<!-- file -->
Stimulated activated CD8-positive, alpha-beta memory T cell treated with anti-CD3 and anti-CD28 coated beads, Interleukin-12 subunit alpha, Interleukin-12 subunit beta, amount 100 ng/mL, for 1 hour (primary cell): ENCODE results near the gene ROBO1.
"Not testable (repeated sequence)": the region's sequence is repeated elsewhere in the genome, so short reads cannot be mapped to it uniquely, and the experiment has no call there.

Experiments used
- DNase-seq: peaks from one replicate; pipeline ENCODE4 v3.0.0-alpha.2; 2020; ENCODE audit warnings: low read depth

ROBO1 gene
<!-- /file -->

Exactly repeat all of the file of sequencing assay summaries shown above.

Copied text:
Stimulated activated CD8-positive, alpha-beta memory T cell treated with anti-CD3 and anti-CD28 coated beads, Interleukin-12 subunit alpha, Interleukin-12 subunit beta, amount 100 ng/mL, for 1 hour (primary cell): ENCODE results near the gene ROBO1.
"Not testable (repeated sequence)": the region's sequence is repeated elsewhere in the genome, so short reads cannot be mapped to it uniquely, and the experiment has no call there.

Experiments used
- DNase-seq: peaks from one replicate; pipeline ENCODE4 v3.0.0-alpha.2; 2020; ENCODE audit warnings: low read depth

ROBO1 gene